following only grew.


   “Good day to you all. I am Dr. Victor Behram, the inventor of the Molly Plication,” he said to the camera.
“My family and I are here to request your kindness and understanding.”

   Televisions and internet streams across the world were broadcasting the message.  Victor, his wife,
Naomi, Molly and her husband, along with their daughter, sat on a davenport dressed formally to address
the global population.  It looked like a family portrait, a family from the past.

   “We have heard the message of the following Answer.  We are not here to represent Governments,
security, nor our successful clinics.  Instead, we come to you as a family and ask your forgiveness.”

   Molly spoke up, “My father acted when I was a toddler to save my life.  It was that simple act, my father’s
love for me that led to his discovery.  It was an opportunity to save the world.  To give us a choice for our
future.  The future of humanity.”

   Victor’s wife, Naomi, went next, “My husband offered hope in the face of despair.  That is all.  It was not
his intention to thwart Allah’s will.  To ignore Nature’s call.  To make us less than.  He wanted for us, for all
of us, to be more.”

   “So we ask you,” Molly’s husband Jack, chimed in, “to leave us in peace.  To end the violence and
destruction.  To give us the freedom to live in our beliefs, just as we allow you to live in yours.”

   “From the Behram family,” Molly’s daughter, Eve, said, “we thank you.  Our hearts are open.  We hope
yours are too.”

   The response to their broadcast was almost immediate.  Violence against pregnant women ceased.  
Clinics were no longer fire bombed.  Yet the numbers applying for the Molly Plication had fallen to near
zero.  To keep the doors open, they lowered the stringency of the criteria.  Eventually making the
procedure available to everyone.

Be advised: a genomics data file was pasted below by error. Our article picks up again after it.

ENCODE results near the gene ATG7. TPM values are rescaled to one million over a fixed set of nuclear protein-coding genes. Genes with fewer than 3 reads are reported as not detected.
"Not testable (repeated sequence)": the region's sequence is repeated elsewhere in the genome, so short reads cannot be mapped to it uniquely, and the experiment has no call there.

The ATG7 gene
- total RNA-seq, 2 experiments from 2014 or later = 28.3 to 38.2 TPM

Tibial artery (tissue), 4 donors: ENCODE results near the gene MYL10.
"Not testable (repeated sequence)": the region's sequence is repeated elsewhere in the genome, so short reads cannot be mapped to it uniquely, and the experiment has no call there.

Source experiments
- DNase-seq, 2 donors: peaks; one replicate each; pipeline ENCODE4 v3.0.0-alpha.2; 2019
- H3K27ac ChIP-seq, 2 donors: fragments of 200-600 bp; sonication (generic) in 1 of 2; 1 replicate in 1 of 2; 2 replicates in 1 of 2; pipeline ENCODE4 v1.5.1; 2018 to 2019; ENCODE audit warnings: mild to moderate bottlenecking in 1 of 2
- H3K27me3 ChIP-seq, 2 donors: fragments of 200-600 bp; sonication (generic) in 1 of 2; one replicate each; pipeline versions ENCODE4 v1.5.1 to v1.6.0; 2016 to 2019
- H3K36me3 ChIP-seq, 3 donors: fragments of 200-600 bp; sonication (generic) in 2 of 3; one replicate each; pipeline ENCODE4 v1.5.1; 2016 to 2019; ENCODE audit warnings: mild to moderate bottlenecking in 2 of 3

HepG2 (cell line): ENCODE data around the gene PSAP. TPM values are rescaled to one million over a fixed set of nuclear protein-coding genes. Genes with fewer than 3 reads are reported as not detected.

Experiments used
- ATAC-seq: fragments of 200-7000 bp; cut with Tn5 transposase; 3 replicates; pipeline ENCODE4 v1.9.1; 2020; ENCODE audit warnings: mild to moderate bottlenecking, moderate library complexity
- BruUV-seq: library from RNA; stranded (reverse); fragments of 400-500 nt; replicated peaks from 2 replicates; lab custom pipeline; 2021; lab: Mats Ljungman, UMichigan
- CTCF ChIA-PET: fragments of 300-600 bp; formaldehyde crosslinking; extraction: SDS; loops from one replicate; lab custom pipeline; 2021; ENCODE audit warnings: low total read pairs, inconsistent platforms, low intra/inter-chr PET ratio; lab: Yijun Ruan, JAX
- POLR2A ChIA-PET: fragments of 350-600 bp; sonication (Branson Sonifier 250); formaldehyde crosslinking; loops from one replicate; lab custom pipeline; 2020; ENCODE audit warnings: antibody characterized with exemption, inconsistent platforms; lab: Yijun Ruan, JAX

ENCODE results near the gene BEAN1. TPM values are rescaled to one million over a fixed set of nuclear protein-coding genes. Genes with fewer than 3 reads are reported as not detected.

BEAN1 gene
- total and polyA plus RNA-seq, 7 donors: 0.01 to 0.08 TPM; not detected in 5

Even when the procedure was offered for free, there were few takers.  The Answer’s campaign was so
successful, not only because of the mind control techniques, but due to a willingness of humankind to
welcome the end.  The reproductive drive had simply vanished.  Even after its brief flicker and
reawakening through the fertile fold.

   People looked at the world in a new way.  Not just because of all the other messages in the Answer
gospel.  These renewed a sense of fellowship and goodwill in the end of days.  Folks also were freed from
the pressure of greed and success.  The need to look forward to plan for the future was gone.

   Suicide had joined the death march of the elderly.  Not out of despair, but people felt relieved.  They
wanted to contribute in their own way to the fall of humanity.  They did not want to burden their family with a
delayed death.

   It is ironic that the biggest influence on the economy came from the health care sector.  The massive
amount of money and resources spent during the last six months of people’s lives were no longer used.  
That money went back to the remaining families.  As the population dwindled the quality of life for those
still living continued to improve.

   Humanity experienced a prosperity it had never known.  The arts and sciences flourished.  Folks
realized that what they left behind might be of value to the next species.  Still, they had no idea who would
inherit the Earth.  Biological research sought to identify the next apex predator.  They put candidates forth,
but like humanity, many of them folded because of the infertility driven by the micro-sized plastic
humankind had made.

   As industries closed, pollution decreased.  The air and water was cleaner.  Climate change slowed.  
Crime decreased rather than increased as had been predicted.  Neither the Behrams’ nor the Answers’
lived long enough to see these last glorious days of our species.

   In the end, the last of humanity found the promised land.  Paradise and abundance combined with
gentleness and kindness.  It was a true utopia.  A return to the garden.  Ironic really, that Eve was one of
the last humans to die, after her lover Adam had died before her.

About Keith ‘Doc’ Raymond:
To read other short stories,
click one of the titles below.
About Keith 'Doc'
Raymond M.D.

Dr. Raymond is a Family
and Emergency Physician
that practiced in eight
countries in four
languages. Currently
living in Austria with his
wife. He has multiple
medical citations, along
with publications in Flash
Fiction Magazine, The
Grief Diaries, The
Examined Life Journal,
The Satirist, Chicago
Literati, Frontier Tales
Magazine, and in the Sci Fi
anthology Sanctuary
among others.